Expected impact
We will quantify for the first time the prevalence of IOH in older patients across the UK, and the treatment thresholds regularly employed clinically. This may be a key target for future quality improvement. We plan to use this data combined with patient outcomes to power a future study investigating the effect of tighter blood pressure control on patient outcome in the UK.

The impact of blood pressure thresholds on perioperative mortality in non-cardiac surgery in a United Kingdom database

Professor Jonathan Hardman

Surgery is conducted in millions of patients each year with increased blood pressure (BP) and on long-term medication, and yet we know relatively little about how we should care for these individuals around the time of surgery to assure the best outcomes. Our recent findings show that low (but not high) blood pressure (before surgery) is associated with increased risk of death following surgery and that different drugs exert different effects on the risk of death after surgery at different blood pressure levels. Having established an important effect on death after surgery, the purpose of this study is to define whether there are certain blood pressure levels (i.e. very low or very high) that are associated with an increased risk of complications such as heart attacks or strokes, and to determine whether blood pressure variability affects risk.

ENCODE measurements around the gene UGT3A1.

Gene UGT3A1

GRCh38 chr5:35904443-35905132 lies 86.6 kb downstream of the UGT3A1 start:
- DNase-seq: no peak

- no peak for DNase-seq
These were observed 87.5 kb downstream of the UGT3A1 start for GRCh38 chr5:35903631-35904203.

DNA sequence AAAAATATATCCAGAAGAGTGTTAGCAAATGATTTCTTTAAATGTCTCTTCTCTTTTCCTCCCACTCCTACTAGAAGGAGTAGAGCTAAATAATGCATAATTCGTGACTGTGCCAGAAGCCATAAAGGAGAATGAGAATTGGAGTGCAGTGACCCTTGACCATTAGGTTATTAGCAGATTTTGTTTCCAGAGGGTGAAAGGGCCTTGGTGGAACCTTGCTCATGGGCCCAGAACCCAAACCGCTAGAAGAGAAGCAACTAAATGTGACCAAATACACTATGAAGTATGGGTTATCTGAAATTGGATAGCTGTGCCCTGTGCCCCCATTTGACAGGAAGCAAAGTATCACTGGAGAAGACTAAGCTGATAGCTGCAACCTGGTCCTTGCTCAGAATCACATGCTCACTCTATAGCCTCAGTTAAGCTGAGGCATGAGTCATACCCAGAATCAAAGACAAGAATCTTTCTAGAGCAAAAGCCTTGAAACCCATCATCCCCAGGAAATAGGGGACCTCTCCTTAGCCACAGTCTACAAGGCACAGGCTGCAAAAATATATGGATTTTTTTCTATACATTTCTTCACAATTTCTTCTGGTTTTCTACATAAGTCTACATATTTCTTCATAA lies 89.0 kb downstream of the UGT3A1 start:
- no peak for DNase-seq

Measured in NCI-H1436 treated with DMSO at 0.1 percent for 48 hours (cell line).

We will also seek to determine whether certain drugs used for blood pressure management have lower risks than others. We will identify whether the same blood pressure levels that predict increased risk of death extend to other (non-fatal) complications and confirm whether certain long-term medications are associated with increased risk. Our future aim is to conduct a randomised, controlled clinical trial to show whether adjusting patient care according to BP level, during the preparation for surgery in the community and in the perioperative environment, would improve perioperative mortality or other complications.